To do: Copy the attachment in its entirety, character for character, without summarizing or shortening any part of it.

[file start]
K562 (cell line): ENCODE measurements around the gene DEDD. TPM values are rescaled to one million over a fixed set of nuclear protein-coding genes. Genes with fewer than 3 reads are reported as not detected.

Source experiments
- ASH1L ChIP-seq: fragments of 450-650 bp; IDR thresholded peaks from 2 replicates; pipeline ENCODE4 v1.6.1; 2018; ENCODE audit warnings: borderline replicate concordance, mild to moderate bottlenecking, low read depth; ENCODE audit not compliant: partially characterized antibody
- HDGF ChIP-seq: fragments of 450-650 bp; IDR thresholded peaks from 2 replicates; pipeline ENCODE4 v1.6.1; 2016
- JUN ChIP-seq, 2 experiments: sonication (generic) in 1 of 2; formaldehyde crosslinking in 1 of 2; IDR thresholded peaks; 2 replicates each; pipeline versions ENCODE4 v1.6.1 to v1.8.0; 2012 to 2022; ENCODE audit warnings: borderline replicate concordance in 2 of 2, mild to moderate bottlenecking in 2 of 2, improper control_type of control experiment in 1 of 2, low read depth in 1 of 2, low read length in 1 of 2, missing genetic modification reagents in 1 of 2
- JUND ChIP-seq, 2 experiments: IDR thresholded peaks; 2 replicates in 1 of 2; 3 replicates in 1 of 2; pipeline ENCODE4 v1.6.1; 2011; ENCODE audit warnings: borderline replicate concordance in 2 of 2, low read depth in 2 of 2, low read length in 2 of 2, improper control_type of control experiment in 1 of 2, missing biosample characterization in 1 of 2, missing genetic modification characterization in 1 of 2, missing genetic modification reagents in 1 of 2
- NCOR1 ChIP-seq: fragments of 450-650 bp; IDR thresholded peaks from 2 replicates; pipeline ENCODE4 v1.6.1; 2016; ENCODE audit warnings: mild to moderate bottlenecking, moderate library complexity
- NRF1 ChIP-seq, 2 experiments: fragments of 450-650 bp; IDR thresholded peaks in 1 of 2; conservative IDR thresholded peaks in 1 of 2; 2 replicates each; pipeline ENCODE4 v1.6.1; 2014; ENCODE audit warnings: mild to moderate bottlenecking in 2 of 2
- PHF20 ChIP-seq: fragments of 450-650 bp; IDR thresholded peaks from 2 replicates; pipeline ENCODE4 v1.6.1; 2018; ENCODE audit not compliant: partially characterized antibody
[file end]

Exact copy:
K562 (cell line): ENCODE measurements around the gene DEDD. TPM values are rescaled to one million over a fixed set of nuclear protein-coding genes. Genes with fewer than 3 reads are reported as not detected.

Source experiments
- ASH1L ChIP-seq: fragments of 450-650 bp; IDR thresholded peaks from 2 replicates; pipeline ENCODE4 v1.6.1; 2018; ENCODE audit warnings: borderline replicate concordance, mild to moderate bottlenecking, low read depth; ENCODE audit not compliant: partially characterized antibody
- HDGF ChIP-seq: fragments of 450-650 bp; IDR thresholded peaks from 2 replicates; pipeline ENCODE4 v1.6.1; 2016
- JUN ChIP-seq, 2 experiments: sonication (generic) in 1 of 2; formaldehyde crosslinking in 1 of 2; IDR thresholded peaks; 2 replicates each; pipeline versions ENCODE4 v1.6.1 to v1.8.0; 2012 to 2022; ENCODE audit warnings: borderline replicate concordance in 2 of 2, mild to moderate bottlenecking in 2 of 2, improper control_type of control experiment in 1 of 2, low read depth in 1 of 2, low read length in 1 of 2, missing genetic modification reagents in 1 of 2
- JUND ChIP-seq, 2 experiments: IDR thresholded peaks; 2 replicates in 1 of 2; 3 replicates in 1 of 2; pipeline ENCODE4 v1.6.1; 2011; ENCODE audit warnings: borderline replicate concordance in 2 of 2, low read depth in 2 of 2, low read length in 2 of 2, improper control_type of control experiment in 1 of 2, missing biosample characterization in 1 of 2, missing genetic modification characterization in 1 of 2, missing genetic modification reagents in 1 of 2
- NCOR1 ChIP-seq: fragments of 450-650 bp; IDR thresholded peaks from 2 replicates; pipeline ENCODE4 v1.6.1; 2016; ENCODE audit warnings: mild to moderate bottlenecking, moderate library complexity
- NRF1 ChIP-seq, 2 experiments: fragments of 450-650 bp; IDR thresholded peaks in 1 of 2; conservative IDR thresholded peaks in 1 of 2; 2 replicates each; pipeline ENCODE4 v1.6.1; 2014; ENCODE audit warnings: mild to moderate bottlenecking in 2 of 2
- PHF20 ChIP-seq: fragments of 450-650 bp; IDR thresholded peaks from 2 replicates; pipeline ENCODE4 v1.6.1; 2018; ENCODE audit not compliant: partially characterized antibody